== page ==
T lymphocytes that leave the thymus to populate the periphery, display a quiescent phenotype and use the OXPHOS metabolic pathway for their energy needs. When activated, these T lymphocytes can upregulate mTORC1, which induces glycolysis that is associated with differentiation of the cells to Th17 cells (in a Th17 polarizing environment). In contrast, inhibition of mTOR promotes naïve T lymphocytes to differentiate to Tregs ([21,22] Figure 1). The requirement for glycolysis in Th17 cell differentiation is highlighted by the fact that the inhibitor of pyruvate conversion to Acetyl-CoA in mitochondria, pyruvate dehydrogenase kinase (PDK1), is expressed at high levels but not in other T cell subsets. When acetyl-CoA generation is inhibited, pyruvate is metabolized to lactate in the cytosol (Warburg’s effect). In this setting, Glut1 transports glucose into cells and is upregulated during cellular proliferation [23]. Therefore, inhibition of PDK selectively suppresses Th17 cell development but enhances the expression of FoxP3 that promotes Treg generation [1]. Studies in which Th17 cells and Tregs were treated with PDK inhibitors revealed an increase in ROS levels in both cell subsets due to increased OXPHOS. Tregs express the ROS scavenger glutathione and thioredoxin-1 and can, therefore, handle oxidative stress better than Th17 cells. This may explain why Th17 cells express and are reliant on PDK expression [1]. Some of the glucose enter the PPP pathway for rapid generation of ribose-5-phosphate as precursors for amino acid and nucleotide synthesis [3]. As influx of pyruvate into the mitochondria is blocked in Th17 cells, the cells rely on imported glutamine that is converted to glutamate to provide a substrate for the TCA cycle as ROS from OXPHOS is required for basic functions of effector Th17 cells [24,25]. One product of glutamate, L-(S)-2-hydroxyglutarate (2-HG) is, therefore, overproduced in Th17 cells, compared with Tregs. 2-HG promotes methylation of the Foxp3 promoter and, thereby, inhibits the development of inducible Tregs [5]. Imported glutamine also facilitates leucine uptake through the transporter protein LAT, thereby, increasing activation of mTORC1. Glutaminolysis of imported glutamine further increases levels of glutathione for protection of the vulnerable Th17 cells from ROS [26].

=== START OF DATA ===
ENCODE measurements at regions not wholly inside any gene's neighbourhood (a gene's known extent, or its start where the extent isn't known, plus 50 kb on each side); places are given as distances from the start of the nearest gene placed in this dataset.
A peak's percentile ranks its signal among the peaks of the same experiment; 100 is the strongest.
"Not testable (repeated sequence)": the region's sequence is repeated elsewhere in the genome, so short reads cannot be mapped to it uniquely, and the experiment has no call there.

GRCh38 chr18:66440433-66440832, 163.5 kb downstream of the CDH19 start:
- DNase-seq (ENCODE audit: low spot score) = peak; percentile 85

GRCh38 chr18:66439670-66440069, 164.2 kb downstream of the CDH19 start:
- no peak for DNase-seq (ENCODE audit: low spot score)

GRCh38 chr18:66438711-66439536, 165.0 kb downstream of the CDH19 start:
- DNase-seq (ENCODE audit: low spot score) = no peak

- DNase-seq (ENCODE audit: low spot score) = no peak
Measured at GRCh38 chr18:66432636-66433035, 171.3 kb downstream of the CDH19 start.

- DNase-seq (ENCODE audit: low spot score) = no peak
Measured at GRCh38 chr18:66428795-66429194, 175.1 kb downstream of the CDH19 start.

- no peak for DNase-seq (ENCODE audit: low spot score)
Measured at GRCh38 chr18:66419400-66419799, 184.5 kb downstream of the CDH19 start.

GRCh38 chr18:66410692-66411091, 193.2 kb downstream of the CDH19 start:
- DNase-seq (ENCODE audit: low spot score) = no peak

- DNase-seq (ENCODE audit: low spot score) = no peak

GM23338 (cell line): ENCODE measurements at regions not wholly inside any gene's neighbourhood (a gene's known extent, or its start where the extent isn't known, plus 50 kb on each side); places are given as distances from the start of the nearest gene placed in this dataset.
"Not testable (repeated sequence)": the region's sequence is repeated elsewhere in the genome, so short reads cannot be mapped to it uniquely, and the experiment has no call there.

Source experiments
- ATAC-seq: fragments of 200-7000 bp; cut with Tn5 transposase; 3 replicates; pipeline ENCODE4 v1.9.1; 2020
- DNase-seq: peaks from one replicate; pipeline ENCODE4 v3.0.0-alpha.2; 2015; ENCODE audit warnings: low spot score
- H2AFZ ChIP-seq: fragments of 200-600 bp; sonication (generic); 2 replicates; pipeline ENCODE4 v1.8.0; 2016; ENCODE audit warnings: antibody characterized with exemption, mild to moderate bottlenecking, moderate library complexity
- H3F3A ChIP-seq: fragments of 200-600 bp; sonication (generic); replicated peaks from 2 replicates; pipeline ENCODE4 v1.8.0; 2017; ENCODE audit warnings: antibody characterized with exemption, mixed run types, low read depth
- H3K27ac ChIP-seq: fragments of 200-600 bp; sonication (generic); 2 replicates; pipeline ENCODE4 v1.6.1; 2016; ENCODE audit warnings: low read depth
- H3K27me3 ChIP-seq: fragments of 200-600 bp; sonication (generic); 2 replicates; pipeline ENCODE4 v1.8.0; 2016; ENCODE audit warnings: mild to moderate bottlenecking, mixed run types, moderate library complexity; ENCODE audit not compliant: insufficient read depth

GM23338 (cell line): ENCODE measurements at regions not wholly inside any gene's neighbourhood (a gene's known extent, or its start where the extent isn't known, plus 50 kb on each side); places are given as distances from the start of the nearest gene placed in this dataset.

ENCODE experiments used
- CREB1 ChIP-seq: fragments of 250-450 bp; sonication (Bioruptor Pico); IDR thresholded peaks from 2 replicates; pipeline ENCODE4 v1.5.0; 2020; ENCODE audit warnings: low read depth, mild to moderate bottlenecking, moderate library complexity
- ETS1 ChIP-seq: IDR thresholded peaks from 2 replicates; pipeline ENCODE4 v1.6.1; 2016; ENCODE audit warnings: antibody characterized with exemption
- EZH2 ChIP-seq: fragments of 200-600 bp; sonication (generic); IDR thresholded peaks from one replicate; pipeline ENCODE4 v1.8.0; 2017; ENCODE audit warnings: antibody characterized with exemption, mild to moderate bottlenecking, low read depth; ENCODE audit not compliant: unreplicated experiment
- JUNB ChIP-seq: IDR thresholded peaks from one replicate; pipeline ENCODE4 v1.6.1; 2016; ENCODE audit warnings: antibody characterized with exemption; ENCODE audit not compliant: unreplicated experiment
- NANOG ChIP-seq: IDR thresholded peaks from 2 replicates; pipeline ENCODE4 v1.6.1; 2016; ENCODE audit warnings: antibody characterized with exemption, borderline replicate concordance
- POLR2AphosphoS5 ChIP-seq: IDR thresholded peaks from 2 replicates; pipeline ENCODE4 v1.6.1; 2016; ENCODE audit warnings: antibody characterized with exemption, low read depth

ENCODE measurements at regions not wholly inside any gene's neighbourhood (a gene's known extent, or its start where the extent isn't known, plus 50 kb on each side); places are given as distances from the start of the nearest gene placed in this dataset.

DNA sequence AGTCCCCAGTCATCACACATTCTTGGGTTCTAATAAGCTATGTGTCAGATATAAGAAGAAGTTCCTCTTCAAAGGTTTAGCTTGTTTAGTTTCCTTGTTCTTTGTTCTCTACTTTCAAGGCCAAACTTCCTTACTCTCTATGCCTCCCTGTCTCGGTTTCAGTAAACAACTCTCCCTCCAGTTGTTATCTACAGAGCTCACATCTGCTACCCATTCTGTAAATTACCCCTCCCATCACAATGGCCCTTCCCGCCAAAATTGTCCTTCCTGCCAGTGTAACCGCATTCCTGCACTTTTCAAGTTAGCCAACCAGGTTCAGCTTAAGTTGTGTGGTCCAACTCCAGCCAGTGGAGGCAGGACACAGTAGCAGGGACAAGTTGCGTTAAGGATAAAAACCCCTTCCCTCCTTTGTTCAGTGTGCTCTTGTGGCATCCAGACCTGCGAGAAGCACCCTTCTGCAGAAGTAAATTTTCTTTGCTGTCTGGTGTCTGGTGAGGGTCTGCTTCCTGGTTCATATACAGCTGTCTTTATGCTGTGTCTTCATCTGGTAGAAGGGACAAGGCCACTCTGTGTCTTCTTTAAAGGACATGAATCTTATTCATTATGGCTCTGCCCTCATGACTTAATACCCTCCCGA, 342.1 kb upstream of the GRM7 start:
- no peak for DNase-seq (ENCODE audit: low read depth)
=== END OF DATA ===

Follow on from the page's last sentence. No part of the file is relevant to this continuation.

Acetyl-CoA generated via citrate can be exported into the cytosol. This acetyl-CoA is metabolised by ACC1 to generate precursors for fatty acid synthesis and phospholipid generation in Th1, Th2 and Th17 cells but not Tregs, which are instead reliant of FAO [3,4,27]. Furthermore, inhibition of ACC1 during Th17 cell differentiation induces FOXP3 expression and Tregs differentiation [4]. The importance of ACC1 for Th17 cells is highlighted by the fact that sterols generated during fatty acid synthesis act as ligands to augment expression of the Th17 cell-specific transcription factor RORγt [28]. In this context, it is noteworthy that Th17 cells differentiate better than any other T cell subset during cell stress. Th17 cells, thus, differentiate better at low oxygen levels and in high NaCl concentration settings [29,30]. The ability to differentiate to Th17 cells during cell stress is highlighted in studies of the protein ATF4. This protein is upregulated and, in turn, regulates gene transcription during metabolite restrictions. It induces both glycolysis and the TCA cycle and maintains OXPHOS and the redox state [31]. Indeed, Atf4-deficient CD4+ T cells have defects in redox homeostasis, proliferation, differentiation, and cytokine production. Furthermore, T cells deficient in ATF4 develop to Th17 cells during stress [32]. Th17 cells can also develop into a pathogenic IFN-γ-producing “ex-Th17” phenotype cells and contribute to autoimmune disease pathogenesis under stress and metabolic insufficiency [16]. Two recent studies have assessed the role of metabolism in the transdifferentiation of Th17 cells to IFNγ-producing pathogenic cells. In one study, the requirement for mTORC1 was identified. Thus, T cells deficient in the mTORC1 subunit Raptor developed a stem cell-like character. These cells were driven by the transcription factor Tcf-1 associated with stem cells and with low anabolic activity. Th17 cells with intact mTORC1 can undergo transdifferentiation and will express Tbet-1 and IFNγ. These transdifferentiated ex-Th17 cells showed high metabolic activity and synthesised cholesterol [18]. In the second study, induced overexpression of STAT3 in Th17 cells resulted in increased cellular uptake of Ca2+ through TCR-induced stromal interaction molecule 1 (STIM1). The influx of Ca2+ was required to promote pathogenic Th17 cells’ transdifferentiation but these cells, paradoxically, did not produce IFNγ. The pathogenicity of these cells was, apparently, dependent on mitochondrial OXPHOS and integrity of their cristae to prevent Th17 cells from the release of harmful ROS [1,32].

When the response of effector cells is achieved, a small population of inactive memory cells are retained. The retention of memory T cells, as naïve T cells, is reliant on OXPHOS and fatty acid uptake [33]. However, the cells will have larger mitochondria and more enzymes involved in glycolysis in their cytoplasm than naïve T cells such that memory T cells are promptly ready for any new challenges [33].